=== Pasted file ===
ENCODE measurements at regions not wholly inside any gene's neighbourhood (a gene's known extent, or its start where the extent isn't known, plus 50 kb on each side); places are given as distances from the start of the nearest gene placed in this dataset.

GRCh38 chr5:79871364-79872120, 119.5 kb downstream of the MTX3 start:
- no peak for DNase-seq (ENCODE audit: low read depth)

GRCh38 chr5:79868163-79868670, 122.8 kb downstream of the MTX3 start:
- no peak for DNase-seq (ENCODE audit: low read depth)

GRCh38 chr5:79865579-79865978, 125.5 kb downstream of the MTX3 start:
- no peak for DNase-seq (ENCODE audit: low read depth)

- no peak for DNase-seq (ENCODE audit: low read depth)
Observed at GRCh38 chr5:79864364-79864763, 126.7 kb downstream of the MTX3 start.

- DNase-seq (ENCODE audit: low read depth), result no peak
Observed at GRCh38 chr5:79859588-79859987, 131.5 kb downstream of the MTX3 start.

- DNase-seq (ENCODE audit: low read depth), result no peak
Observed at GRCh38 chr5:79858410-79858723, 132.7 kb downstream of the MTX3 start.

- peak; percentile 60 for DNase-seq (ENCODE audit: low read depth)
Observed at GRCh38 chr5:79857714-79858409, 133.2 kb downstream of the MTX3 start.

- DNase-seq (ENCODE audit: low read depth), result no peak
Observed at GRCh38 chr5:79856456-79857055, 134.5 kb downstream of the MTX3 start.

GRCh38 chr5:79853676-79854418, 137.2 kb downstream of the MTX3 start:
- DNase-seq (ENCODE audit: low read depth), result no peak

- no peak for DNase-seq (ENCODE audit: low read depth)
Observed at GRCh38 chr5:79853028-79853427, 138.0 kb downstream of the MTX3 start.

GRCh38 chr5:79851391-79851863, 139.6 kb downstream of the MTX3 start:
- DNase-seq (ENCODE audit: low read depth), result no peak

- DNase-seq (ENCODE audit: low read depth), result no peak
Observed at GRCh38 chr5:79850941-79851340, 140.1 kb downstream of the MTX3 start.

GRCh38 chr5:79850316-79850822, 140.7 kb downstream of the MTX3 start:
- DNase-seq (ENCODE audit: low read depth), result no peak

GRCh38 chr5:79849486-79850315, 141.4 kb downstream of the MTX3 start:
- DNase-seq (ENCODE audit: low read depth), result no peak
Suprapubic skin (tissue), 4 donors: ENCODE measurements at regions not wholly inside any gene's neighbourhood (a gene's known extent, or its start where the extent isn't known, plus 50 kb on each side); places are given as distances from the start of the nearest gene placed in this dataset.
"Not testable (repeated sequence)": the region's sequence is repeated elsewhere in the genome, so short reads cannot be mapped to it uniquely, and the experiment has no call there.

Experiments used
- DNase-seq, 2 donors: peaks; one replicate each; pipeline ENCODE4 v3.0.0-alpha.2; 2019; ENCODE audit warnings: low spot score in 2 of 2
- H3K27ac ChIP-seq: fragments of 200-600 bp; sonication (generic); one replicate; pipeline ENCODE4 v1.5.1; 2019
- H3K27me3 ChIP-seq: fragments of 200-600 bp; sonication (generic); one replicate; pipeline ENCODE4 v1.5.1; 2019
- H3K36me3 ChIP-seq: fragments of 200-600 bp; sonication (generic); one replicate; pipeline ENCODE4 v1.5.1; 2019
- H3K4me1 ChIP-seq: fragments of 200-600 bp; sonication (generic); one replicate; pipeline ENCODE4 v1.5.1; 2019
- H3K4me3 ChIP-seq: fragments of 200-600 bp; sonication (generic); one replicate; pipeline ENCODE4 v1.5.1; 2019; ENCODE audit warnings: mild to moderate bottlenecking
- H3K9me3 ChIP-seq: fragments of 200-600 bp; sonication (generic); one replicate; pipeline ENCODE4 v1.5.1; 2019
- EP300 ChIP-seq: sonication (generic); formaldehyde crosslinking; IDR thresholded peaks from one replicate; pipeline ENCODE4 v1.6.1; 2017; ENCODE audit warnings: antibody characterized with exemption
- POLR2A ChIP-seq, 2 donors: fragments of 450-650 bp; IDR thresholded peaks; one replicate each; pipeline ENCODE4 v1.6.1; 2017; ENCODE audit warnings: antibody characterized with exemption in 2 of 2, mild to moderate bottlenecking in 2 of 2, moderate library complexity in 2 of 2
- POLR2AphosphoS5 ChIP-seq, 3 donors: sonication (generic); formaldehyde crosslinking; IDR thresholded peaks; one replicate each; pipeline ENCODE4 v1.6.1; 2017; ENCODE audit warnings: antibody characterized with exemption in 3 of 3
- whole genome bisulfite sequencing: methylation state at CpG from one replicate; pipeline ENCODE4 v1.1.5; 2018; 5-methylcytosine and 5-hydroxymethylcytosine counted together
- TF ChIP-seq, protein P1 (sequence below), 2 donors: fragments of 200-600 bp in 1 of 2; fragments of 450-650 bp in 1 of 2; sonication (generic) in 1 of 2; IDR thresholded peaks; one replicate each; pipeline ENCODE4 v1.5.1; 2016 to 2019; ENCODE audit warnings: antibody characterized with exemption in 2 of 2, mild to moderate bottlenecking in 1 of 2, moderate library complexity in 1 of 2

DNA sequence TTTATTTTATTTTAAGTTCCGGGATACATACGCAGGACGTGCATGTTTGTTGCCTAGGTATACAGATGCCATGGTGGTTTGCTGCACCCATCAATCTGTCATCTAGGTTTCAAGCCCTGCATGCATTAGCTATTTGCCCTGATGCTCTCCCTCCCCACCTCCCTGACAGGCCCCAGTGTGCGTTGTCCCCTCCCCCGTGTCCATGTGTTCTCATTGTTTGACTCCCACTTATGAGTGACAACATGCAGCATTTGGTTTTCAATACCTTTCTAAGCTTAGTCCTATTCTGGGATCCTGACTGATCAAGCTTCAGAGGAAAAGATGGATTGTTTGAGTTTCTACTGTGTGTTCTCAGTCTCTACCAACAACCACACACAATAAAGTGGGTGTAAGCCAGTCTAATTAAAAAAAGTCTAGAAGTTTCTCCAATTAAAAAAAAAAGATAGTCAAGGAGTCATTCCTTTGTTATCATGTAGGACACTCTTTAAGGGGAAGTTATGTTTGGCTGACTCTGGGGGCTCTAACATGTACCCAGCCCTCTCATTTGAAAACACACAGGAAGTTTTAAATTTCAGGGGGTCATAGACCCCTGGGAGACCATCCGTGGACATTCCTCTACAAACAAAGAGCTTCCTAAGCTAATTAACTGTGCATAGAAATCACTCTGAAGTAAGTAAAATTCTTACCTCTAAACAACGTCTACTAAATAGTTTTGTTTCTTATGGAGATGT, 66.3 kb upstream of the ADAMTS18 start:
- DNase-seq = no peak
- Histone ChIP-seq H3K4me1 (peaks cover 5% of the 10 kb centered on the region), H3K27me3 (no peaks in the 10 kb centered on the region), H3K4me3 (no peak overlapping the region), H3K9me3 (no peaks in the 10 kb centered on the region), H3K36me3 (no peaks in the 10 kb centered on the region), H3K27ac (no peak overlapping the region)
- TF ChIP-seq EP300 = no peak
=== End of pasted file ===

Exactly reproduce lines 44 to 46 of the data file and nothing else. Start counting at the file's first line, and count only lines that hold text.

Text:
- TF ChIP-seq, protein P1 (sequence below), 2 donors: fragments of 200-600 bp in 1 of 2; fragments of 450-650 bp in 1 of 2; sonication (generic) in 1 of 2; IDR thresholded peaks; one replicate each; pipeline ENCODE4 v1.5.1; 2016 to 2019; ENCODE audit warnings: antibody characterized with exemption in 2 of 2, mild to moderate bottlenecking in 1 of 2, moderate library complexity in 1 of 2

DNA sequence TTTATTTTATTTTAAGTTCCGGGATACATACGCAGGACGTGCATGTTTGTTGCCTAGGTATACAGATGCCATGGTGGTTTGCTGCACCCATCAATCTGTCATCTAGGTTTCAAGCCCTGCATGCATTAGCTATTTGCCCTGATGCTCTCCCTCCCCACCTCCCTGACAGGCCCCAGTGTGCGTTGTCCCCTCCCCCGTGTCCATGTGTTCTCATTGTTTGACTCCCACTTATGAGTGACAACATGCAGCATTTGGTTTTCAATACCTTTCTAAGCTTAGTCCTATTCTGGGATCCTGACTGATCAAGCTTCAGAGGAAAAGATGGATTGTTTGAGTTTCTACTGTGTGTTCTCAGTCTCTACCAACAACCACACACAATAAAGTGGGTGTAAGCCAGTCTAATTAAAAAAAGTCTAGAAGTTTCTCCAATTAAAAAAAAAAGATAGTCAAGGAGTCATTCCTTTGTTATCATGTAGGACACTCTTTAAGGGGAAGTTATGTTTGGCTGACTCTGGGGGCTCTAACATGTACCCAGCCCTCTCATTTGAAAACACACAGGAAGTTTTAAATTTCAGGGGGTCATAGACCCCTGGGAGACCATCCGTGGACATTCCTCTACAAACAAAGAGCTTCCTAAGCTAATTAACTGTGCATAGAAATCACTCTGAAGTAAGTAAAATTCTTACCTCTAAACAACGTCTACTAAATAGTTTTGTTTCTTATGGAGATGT, 66.3 kb upstream of the ADAMTS18 start:
- DNase-seq = no peak